What Does VMware Changing Its Licensing Model Mean For Enterprise IT?

VMware recently announced a change to its software licensing model that caps the number of cores supported in the CPU, effective April 2, 2020. Why did VMware do this? What is the real impact to IT? And what does this mean for the VMware ecosystem and competitive landscape? The next few paragraphs will try to tackle these questions. 

First – the details

Nearly all VMware software is licensed on a “per CPU” basis (Enterprise PKS and NSX Datacenter are the most prominent products licensed per core). Though the company flirted with the idea of “consumption based” licensing some years back, it quickly reversed course due to market push back. 

Fast forward to a market where core-based licensing is normal, if not the norm, and the company looks to be moving to more of a “hybrid” model. In this new license model, VMware will still license per CPU, however, the number of cores supported per CPU will be capped at 32. Anything over 32 cores will require a second CPU license. If a second CPU is used, a separate per CPU license is required, with the same conditions (over 32 cores requiring a second license).

VMware’s new licensing model

The above example from VMware’s announcement shows a simplified licensing chart. But what if the server on which VMware software is deployed has two 48-core CPUs?  This would still require four CPU licenses as each license is tied to the physical socket.  

Second – what does this mean for IT organizations? And what should IT organizations do? 

Frankly, the vast majority of IT organizations will not be impacted by this licensing change today. The average server in the datacenter ships with less than 20 cores per CPU. However, as IT organizations look to deploy servers with more densely populated CPUs, such as AMD’s 2nd Generation EPYC Processor (which can scale to 64 cores per socket), there will surely be re-evaluation. 

A suggestion for IT organizations that have begun to deploy EPYC in the datacenter: don’t panic and don’t immediately abandon this strategy. Rather, revisit the reasons for choosing to deploy these servers in the first place. Does this licensing model render those reasons inconsequential? Is there a deployment model that allows an organization to stay this strategic course and minimize the cost impact? Given the relative low cost of hardware (compared to the software solution stack), the answer to this latter question should be “yes.” 

Another thing to consider is that VMware is giving customers until April 30 to purchase licenses for >32 core CPUs, which will be grandfathered and therefore not subject to the new license model. 

Third – Why is VMware doing this?  

First and foremost, dismiss the conspiracy that Intel is somehow behind this VMware decision (the company will be impacted by this licensing soon enough). There’s no “deep state” in the technology world that is trying to prevent AMD from finding success with EPYC. Rather, this is VMware responding to what it believes is a potential loss of licensing revenues due to the density of compute platforms.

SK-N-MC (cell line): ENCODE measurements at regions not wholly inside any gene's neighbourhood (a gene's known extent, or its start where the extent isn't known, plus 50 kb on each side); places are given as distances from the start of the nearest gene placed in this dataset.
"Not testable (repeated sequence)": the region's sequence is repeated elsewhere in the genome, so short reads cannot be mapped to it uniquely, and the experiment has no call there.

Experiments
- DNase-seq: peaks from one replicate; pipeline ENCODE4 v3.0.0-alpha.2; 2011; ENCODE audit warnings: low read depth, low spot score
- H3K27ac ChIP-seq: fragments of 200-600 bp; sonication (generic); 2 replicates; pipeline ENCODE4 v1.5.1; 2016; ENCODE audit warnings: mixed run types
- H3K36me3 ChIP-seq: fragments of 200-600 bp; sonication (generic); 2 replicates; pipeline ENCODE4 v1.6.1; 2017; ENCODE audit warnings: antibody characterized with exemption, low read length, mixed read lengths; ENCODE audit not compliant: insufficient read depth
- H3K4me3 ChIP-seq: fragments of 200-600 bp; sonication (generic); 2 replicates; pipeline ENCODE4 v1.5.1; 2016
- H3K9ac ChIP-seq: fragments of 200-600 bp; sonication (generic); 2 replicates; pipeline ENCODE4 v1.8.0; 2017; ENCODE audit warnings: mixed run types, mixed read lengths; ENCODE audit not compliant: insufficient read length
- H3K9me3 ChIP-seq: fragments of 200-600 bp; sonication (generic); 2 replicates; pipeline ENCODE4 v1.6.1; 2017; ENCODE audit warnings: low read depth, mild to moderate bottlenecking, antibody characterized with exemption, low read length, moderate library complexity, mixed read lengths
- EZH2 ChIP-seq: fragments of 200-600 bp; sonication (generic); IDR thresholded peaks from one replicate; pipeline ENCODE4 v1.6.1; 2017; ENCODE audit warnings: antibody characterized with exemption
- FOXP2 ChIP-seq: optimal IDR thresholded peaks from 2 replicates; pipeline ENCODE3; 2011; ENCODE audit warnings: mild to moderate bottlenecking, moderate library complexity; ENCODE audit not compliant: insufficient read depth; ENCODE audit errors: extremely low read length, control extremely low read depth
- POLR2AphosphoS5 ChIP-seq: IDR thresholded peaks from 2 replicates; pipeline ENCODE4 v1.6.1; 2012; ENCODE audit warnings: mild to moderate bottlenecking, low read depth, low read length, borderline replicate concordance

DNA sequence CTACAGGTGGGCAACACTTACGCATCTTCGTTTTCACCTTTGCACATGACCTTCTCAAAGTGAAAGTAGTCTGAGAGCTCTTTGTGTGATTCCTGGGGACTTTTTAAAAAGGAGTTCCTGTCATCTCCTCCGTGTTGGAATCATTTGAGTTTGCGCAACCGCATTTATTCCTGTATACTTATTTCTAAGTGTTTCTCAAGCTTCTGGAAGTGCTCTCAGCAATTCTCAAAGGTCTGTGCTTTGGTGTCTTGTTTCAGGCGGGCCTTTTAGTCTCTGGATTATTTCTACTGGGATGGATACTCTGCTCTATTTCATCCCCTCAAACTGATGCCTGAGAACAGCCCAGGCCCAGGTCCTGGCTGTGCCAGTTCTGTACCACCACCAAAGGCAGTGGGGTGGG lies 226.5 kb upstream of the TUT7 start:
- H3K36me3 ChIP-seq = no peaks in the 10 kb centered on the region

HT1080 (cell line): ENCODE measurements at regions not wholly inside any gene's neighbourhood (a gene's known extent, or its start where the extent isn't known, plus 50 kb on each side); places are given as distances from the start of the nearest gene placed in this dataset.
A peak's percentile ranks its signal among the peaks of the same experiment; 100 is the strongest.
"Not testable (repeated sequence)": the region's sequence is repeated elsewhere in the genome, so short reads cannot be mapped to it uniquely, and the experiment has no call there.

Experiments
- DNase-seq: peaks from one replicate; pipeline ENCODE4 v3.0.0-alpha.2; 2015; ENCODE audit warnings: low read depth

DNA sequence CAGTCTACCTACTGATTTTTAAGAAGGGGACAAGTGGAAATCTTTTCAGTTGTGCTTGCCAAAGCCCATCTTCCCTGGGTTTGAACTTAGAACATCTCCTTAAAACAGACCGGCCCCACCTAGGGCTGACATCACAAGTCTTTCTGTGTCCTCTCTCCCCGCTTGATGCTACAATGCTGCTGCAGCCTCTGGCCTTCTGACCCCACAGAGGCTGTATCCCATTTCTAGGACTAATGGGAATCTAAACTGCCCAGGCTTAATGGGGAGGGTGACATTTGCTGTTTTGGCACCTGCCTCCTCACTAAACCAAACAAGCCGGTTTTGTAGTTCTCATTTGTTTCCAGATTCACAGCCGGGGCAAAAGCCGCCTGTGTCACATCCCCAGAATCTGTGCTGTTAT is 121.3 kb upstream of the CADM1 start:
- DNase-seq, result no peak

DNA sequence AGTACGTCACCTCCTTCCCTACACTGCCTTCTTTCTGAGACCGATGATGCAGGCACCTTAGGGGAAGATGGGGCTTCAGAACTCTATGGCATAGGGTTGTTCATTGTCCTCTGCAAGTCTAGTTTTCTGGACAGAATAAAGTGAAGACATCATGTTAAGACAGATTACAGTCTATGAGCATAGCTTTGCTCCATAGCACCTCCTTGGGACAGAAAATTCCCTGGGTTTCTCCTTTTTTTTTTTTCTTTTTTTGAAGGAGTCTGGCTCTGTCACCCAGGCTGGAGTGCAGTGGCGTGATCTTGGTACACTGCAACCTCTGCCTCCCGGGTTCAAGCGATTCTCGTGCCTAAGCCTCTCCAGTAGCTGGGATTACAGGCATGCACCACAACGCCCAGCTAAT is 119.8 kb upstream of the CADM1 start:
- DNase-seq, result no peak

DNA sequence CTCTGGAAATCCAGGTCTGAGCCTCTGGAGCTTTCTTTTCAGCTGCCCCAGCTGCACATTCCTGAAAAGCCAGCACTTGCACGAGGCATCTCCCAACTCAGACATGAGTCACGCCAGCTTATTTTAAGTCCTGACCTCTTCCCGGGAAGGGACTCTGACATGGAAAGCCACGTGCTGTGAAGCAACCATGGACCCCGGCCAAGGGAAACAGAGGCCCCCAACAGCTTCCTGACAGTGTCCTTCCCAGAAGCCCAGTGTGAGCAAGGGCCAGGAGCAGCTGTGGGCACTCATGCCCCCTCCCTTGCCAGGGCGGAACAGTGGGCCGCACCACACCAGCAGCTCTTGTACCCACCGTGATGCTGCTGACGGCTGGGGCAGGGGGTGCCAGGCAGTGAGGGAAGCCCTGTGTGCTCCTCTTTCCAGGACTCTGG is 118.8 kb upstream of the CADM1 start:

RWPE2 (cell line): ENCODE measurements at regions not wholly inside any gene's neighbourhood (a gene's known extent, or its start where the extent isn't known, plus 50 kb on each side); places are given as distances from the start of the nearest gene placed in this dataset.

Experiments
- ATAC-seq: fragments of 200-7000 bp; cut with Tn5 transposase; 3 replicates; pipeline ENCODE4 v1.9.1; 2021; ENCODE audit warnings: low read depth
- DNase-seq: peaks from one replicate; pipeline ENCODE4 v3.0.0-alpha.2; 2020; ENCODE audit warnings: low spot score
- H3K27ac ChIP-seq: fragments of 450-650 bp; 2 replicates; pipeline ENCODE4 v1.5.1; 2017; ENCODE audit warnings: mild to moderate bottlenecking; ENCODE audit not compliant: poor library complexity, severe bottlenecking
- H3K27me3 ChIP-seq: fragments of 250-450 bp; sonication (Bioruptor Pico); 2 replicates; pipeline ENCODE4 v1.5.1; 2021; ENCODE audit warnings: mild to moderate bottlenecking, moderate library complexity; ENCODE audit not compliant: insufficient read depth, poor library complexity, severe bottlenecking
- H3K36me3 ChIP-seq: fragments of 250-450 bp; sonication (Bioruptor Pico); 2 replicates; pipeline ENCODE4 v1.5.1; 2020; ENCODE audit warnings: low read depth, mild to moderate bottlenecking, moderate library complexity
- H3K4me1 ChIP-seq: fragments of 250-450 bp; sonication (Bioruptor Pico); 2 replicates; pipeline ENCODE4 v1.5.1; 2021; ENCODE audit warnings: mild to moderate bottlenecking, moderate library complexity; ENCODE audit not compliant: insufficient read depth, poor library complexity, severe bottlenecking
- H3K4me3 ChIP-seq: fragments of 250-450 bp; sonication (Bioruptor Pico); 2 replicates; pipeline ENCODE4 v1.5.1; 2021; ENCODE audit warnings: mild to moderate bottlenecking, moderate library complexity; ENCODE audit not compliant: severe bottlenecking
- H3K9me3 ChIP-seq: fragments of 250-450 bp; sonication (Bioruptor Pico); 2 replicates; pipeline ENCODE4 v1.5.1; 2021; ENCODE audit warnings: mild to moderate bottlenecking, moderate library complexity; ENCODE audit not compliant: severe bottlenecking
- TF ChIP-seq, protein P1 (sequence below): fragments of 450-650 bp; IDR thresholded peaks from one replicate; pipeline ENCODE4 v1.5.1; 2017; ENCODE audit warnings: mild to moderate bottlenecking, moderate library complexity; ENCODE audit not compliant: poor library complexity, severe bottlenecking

As stated earlier in this article, if core-based licensing is not the norm, it is certainly normal. Both in terms of software licensing, software subscriptions and cloud services. Microsoft moved to core-based licensing years ago for Windows Server, SQL Server and other products. Likewise, database giant Oracle has been core-based for many years. Why wouldn’t the company that has upwards of 75% virtualization market share adopt such a licensing model? In the era of subscription-based software and this “as-a-Service” market, this signals VMware’s move to better compete. 

Fourth – How does this impact AMD and Intel? 

It is easy to look at AMD’s 64-core EPYC processor and leap to the conclusion that this licensing shift will majorly impact AMD as it ramps in the datacenter. However, the reality is the vast majority of EPYC-based servers are being sold with far less than 64 cores (or even 48 cores). These extremely high core counts tend to be deployed in support of high-performance computing workloads and applications with similar performance requirements. As a result, the real-world impact of this licensing model change should not be significantly impactful to AMD’s server business. 

Likewise, the impact to Intel is insignificant. Even as it moves to a new CPU generation with greater core density, the mainstream virtualization parts will continue to be in the sub 32-core range. 

Lastly – what does this mean for the future?  

The impact of “the cloud” on IT is significant, making “as-a-Service” the norm in consuming hardware, software and solutions. While this licensing shift from VMware is not so drastic, it certainly enables customers to begin the transition of consuming its products more like these consumption models that are becoming so prevalent in IT. 

I suspect that over time, VMware will continue to evolve its licensing model to more closely align to market dynamics and demands. In the end, this will ultimately benefit customers that find “as-a-Service” to be the “easy” button for providing IT services to the organization.